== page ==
STOCKHOLM, Oct 6 (Reuters) – Sweden and Denmark said on Wednesday they are pausing the use of Moderna’s (MRNA.O) COVID-19 vaccine for younger age groups after reports of possible rare cardiovascular side effects.
The Swedish health agency said it would pause using the shot for people born in 1991 and later as data pointed to an increase of myocarditis and pericarditis among youths and young adults that had been vaccinated. Those conditions involve an inflammation of the heart or its lining.
“The connection is especially clear when it comes to Moderna’s vaccine Spikevax, especially after the second dose,” the health agency said, adding the risk of being affected was very small.
Shares of Moderna fell 4.9%, or $16.08, to $316.11 in afternoon trading.
A Moderna spokesperson said in an email the company was aware of the decisions by regulators in Denmark and Sweden to pause the use of its vaccine in younger individuals because of the rare risk of myocarditis and or pericarditis.
“These are typically mild cases and individuals tend to recover within a short time following standard treatment and rest. The risk of myocarditis is substantially increased for those who contract COVID-19, and vaccination is the best way to protect against this.”
According to one U.S. study that has yet to undergo peer review young males under 20 are up to six times more likely to develop myocarditis after contracting COVID-19 than those who have been vaccinated.
Denmark said that, while it used the Pfizer/BioNTech vaccine as its main option for people aged 12-17 years, it had decided to pause giving the Moderna vaccine to people below 18 according to a “precautionary principle”.
“In the preliminary data … there is a suspicion of an increased risk of heart inflammation, when vaccinated with Moderna,” the Danish Health Authority said in a statement.
It referred to data from a yet unpublished Nordic study, which would now be sent to the European Medicines Agency (EMA) for further assessment. Final data was expected within a month, it added.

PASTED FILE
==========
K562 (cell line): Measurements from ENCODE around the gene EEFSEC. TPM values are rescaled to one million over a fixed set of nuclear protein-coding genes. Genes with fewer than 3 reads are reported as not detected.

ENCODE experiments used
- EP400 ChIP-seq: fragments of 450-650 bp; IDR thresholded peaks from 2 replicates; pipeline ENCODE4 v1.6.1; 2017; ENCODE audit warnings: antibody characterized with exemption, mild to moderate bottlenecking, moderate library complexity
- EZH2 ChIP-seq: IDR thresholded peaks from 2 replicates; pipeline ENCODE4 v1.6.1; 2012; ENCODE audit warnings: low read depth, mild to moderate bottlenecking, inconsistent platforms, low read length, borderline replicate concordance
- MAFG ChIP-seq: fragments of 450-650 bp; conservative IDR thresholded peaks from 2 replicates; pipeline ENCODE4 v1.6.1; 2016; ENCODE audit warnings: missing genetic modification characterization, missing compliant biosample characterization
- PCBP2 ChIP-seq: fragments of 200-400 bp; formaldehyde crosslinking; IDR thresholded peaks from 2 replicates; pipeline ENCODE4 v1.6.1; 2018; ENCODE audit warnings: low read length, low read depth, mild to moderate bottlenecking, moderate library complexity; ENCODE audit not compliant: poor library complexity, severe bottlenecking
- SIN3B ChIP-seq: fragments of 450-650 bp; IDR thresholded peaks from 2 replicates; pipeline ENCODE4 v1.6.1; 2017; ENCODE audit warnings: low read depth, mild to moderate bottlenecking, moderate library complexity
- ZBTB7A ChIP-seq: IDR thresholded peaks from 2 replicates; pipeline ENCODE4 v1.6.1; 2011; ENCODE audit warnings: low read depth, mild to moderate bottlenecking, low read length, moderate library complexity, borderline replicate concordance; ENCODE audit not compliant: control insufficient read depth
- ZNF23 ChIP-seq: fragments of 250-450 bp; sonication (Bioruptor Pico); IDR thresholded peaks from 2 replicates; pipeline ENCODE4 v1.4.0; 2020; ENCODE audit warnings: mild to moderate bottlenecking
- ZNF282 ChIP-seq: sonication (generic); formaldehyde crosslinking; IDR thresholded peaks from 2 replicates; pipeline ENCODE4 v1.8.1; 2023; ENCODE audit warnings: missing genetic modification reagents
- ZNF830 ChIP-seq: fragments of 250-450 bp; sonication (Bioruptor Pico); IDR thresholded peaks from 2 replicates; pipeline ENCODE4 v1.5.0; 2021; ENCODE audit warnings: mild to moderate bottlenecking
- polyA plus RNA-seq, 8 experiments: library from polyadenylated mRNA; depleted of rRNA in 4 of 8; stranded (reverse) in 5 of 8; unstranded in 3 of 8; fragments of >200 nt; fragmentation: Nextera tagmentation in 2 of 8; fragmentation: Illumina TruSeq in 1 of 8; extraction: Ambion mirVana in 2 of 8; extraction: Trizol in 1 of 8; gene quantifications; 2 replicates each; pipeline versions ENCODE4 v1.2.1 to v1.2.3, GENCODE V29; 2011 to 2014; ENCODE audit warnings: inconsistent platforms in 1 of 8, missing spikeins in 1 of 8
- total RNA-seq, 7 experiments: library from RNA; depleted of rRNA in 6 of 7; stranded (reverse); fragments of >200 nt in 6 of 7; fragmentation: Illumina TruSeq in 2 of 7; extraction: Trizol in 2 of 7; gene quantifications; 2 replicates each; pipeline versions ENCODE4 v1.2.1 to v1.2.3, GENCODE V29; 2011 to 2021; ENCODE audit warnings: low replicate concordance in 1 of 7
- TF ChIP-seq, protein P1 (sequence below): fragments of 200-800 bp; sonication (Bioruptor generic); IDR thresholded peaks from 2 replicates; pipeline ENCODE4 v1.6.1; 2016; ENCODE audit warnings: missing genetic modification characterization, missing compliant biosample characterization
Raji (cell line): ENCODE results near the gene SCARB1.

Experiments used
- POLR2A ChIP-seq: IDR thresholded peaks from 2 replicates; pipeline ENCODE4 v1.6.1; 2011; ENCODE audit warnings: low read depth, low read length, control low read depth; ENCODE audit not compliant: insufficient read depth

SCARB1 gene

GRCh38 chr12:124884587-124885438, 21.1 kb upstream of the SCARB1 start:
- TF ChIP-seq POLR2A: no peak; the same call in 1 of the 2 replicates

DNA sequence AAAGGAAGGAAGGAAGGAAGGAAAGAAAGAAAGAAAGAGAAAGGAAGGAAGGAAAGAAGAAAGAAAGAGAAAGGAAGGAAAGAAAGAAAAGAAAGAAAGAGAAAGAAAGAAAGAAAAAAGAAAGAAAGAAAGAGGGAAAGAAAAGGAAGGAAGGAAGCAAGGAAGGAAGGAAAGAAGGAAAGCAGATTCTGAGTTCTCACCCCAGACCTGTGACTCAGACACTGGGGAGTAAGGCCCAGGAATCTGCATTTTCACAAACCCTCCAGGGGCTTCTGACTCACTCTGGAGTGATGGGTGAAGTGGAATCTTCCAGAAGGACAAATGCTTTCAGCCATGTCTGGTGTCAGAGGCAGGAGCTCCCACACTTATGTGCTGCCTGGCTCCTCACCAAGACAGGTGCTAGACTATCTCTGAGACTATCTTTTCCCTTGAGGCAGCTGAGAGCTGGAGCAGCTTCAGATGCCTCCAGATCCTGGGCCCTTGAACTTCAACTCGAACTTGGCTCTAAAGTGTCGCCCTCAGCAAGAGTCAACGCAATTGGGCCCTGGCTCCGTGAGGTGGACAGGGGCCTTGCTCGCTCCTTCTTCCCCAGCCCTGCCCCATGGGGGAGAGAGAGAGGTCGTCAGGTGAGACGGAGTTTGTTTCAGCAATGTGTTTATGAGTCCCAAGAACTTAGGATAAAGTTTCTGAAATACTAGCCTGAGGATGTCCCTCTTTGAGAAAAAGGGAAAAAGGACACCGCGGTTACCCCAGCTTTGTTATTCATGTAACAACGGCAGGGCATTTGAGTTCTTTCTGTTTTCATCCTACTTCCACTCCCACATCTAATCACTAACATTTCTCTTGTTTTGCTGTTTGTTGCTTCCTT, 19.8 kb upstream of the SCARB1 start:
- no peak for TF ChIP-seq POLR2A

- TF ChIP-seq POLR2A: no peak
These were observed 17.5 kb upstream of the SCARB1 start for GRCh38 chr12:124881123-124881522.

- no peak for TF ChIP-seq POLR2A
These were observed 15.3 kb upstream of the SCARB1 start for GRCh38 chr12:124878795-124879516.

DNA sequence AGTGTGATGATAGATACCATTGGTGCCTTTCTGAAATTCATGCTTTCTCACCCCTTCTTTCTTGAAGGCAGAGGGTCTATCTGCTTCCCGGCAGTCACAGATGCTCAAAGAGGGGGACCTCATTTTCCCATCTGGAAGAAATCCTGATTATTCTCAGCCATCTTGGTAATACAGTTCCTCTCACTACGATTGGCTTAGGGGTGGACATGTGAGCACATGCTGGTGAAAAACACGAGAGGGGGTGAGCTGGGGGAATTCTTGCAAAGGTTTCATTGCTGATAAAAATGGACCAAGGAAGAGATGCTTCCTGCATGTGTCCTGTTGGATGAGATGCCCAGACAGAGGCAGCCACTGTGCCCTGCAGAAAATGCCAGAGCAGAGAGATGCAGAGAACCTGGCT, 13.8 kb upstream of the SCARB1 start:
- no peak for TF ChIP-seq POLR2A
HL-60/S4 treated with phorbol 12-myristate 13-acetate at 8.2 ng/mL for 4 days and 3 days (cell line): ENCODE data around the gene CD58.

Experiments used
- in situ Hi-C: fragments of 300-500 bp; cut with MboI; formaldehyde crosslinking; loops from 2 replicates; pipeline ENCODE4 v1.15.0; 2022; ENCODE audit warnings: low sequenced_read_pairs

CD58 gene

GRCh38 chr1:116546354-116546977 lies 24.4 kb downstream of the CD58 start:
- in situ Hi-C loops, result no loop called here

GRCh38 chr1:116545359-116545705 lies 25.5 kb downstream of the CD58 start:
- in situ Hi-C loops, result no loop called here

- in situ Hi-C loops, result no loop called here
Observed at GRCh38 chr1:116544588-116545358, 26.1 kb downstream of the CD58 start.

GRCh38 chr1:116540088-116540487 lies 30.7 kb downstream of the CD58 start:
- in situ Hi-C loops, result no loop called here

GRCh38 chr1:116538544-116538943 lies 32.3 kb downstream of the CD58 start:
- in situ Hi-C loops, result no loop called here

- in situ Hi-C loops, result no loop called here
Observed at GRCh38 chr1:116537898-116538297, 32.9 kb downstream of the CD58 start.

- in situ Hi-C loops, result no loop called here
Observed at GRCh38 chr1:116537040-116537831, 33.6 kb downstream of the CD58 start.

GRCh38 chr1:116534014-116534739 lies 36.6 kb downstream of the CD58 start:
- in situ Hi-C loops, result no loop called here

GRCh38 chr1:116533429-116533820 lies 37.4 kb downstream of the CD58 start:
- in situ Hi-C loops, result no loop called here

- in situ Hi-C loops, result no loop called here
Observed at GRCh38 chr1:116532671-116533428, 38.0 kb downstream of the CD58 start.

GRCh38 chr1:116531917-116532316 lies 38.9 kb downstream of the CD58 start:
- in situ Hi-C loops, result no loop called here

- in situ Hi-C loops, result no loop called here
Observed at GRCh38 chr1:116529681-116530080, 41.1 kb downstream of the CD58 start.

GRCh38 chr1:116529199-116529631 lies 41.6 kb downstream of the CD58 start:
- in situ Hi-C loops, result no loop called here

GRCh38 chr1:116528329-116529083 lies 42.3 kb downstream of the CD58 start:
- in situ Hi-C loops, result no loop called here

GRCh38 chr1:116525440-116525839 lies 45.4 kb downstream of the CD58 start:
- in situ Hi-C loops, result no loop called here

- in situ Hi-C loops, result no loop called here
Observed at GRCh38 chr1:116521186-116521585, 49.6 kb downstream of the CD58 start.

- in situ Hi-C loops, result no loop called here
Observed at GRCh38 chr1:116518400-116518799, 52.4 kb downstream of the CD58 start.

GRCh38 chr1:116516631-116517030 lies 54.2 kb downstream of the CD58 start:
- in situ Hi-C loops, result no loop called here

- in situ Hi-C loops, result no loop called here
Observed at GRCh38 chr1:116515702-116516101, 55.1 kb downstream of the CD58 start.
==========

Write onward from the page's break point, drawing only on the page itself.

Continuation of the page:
Sweden and Denmark said they now recommended the Comirnaty vaccine, from Pfizer/BioNTech (PFE.N), instead.
A nurse prepares a syringe with a dose of the Moderna coronavirus disease (COVID-19) vaccine at Enfermera Isabel Zendal hospital in Madrid, Spain, July 23, 2021. REUTERS/Juan Medina
The Danish Health Authority said it had made the decision even as “heart inflammation is an extremely rare side effect that often has a mild course and goes away on its own”.
The EMA’s safety committee concluded in July that inflammatory heart conditions can occur in very rare cases following vaccination with Comirnaty or Spikevax, more often in younger men after the second dose.
The benefits of shots based on so-called mRNA technology used by both Moderna and Pfizer-BioNTech in preventing COVID-19 continue to outweigh the risks, regulators in the United States, EU and the World Health Organization have said.
Data suggests reported cases of rare heart inflammation are relatively higher after Moderna’s vaccine compared with the Pfizer/BioNTech shots, Canadian health officials said last week.
Although both vaccines are based on mRNA technology, the Pfizer shot contains 30 micrograms of vaccine per dose compared with 100 micrograms in the Moderna vaccine.
Data from one of two U.S. vaccine safety monitoring databases has also suggested that Moderna’s vaccine may carry a higher risk of myocarditis among young people.
The vaccine is not approved for people under age 18 in the United States.
Norway already recommends the Cominarty vaccine to minors and said on Wednesday that it was reiterating this.
“Men under the age of 30 should also consider choosing Cominarty when they get vaccinated,” Geir Bukholm, head of infection control at the Norwegian Institute of Public Health, said in a statement.
A Finnish health official said Finland expected to publish a decision on Thursday.
The EMA approved the use of Comirnaty in May, while Spikevax was given the nod for children over 12 in July.
Reporting by Johan Ahlander in Stockholm and Stine Jacobsen in Copenhagen; Additional reporting by Gwladys Fouche in Oslo, Julie Steenhuysen in Chicago, Michael Erman in New York; Editing by Kirsten Donovan, Alex Richardson and Alison Williams
Our Standards: The Thomson Reuters Trust Principles.